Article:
Pro wrestling has its own weird language. I like to think it’s related to carny and vaudevillian lingo. Good guys are babyfaces. Bad guys are heels. Fans who go along with the stories are generally called marks. If you love a good guy or hate a bad guy, you're a mark for them.
I got to thinking about pro wrestling during a demo of Psychonauts in the Rhombus of Ruin at E3 2016. Inside the PlayStation VR world resurrected from a decade-old game that’s finally becoming a franchise later this year, I used my telekinetic powers to give a pillow to a man stuck in a bathroom.
"A pillow?" Coach Morceau "Morry" Oleander asked from behind a closed door. "Well, any port in a storm!"
I laughed like a numbskull, realizing that for the better part of two decades I've been a mark for Tim Schafer's humor.
Sixteen years ago, Schafer left LucasArts, where he developed Monkey Island games, Day of the Tentacle and (my beloved) Full Throttle, and founded Double Fine Productions. Schafer’s first project at his new studio was Psychonauts, released in 2005. It became a cult classic, the term of art for games that people love passionately but that don’t sell terribly well. Beloved as games like that may be (hello, Alan Wake!), publishers don’t tend to throw sequel money at them. But all hope was not lost. We live in a fascinating age where, in part thanks to the rise of crowdfunding, game makers’ desires aren’t tethered to publishers’ purse strings. Double Fine Productions knows this well.
After Psychonauts, it moved on to other projects, including in 2012 a record-setting $3.3 million Kickstarter campaign that became Broken Age. Last year, the studio launched a successful crowdfunding campaign for Psychonauts 2. At PlayStation Experience 2015, the studio revealed Psychonauts in the Rhombus of Ruin, a bite-sized game that will bridge the gap between the original and its sequel. That game is headed to PlayStation VR this year.
At E3 2016, I put a VR headset on, grabbed a PlayStation 4 controller and boarded the very same plane where Psychonauts ended and Psychonauts in the Rhombus of Ruin begins, surrounded by the same cast of characters who’ve laid dormant since 2005. Despite my intellectual predilection to enjoy a game that Tim Schafer wrote, my initial joy came not from the dialogue but from the gameplay, which is a novel twist on the possibilities within virtual reality.
Don’t get me wrong: It’s awesome to shoot a gun in VR. It's also pretty obvious, which must be why so many games at the dawn of virtual reality turn the controller in your hand into a firearm. But as with any medium, there’s room to experiment, and Psychonauts in the Rhombus of Ruin does exactly that. And I learned right before I started playing that, like its dialogue, its gameplay is inseparable from its creator.
"I'm the first person to get sick in VR," Tim Schafer told me as we waited for a demo station inside PlayStation’s E3 booth to free up. That’s why, he said, the characters in what I was about to play are all sitting down.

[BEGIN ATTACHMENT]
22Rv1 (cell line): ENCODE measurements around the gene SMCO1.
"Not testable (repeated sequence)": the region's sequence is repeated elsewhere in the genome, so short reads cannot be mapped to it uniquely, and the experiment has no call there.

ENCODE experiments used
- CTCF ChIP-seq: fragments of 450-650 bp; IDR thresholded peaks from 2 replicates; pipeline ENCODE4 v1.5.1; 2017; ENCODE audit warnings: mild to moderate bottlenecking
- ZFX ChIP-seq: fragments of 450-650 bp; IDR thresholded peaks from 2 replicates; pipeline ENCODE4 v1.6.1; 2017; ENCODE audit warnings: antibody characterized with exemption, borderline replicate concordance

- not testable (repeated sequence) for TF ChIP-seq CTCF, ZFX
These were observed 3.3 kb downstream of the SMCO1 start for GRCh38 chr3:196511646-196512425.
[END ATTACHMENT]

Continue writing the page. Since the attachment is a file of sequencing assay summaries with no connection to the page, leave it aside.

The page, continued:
That … seemed weird at first, but as soon as I began playing, I understood that it wasn’t just a practical choice, but a choice entirely in harmony with the foundation Double Fine poured a decade ago.
A novel twist on the potential within virtual reality
Psychonauts and its sequels tell the story of Razputin "Raz" Aquato, a boy who runs away from the circus to join the Psychonauts, a team of elite secret agents with psychic powers. As you might expect from a game with that conceit, Raz learns abilities like pyrokinesis and telekinesis. Much of Psychonauts takes place within the trippy worlds other characters’ minds, too. Psychonauts in the Rhombus of Ruin isn’t a platformer like its predecessor, though. Instead, it uses Raz’s psychic abilities to both leap from character to character and manipulate the world from where they sit.
Rather than feel like a compromise, it makes sense within the context of the game to travel with your mind instead of your feet. And that's exactly what I did, hopping from body to body and having brief conversation with everyone.
The more I played, the more I understood that game’s first level is really a scene from an adventure game. It just happens to be in VR, and that happens to fit naturally within so many of the genre’s conventions.
Beyond the witty dialogue, the game also reacquainted me with Raz’s other psychic abilities. As as I learned how to use my telekinetic abilities, I was unlocking a cargo compartment in the cabin. And as soon as I unlocked one filled with toilet paper, I learned that Morry was in dire need of some. With a combination of my actual head’s movement and the DualShock 4’s analog stick, I moved roll after roll into his pleading hand. I set some on fire with my mind because I could. He still wasn't satisfied. Then, of course, came the pillow and the line I can't get out of my head.
I’ve spent a lot of time in VR headsets at this E3, but nothing else I played was like Psychonauts in the Rhombus of Ruin. The 20 minutes or so that I played are about 10 percent of the game, which puts this squarely into the smaller kind of experiences that PlayStation VR will make available, like Batman Arkham VR. The big difference in Double Fine’s take is that it eschews so much of what other games put front and center. In doing so, it showed me that VR isn't all guns and ammo, cool as they are. I’m looking forward to a world where I get to play both.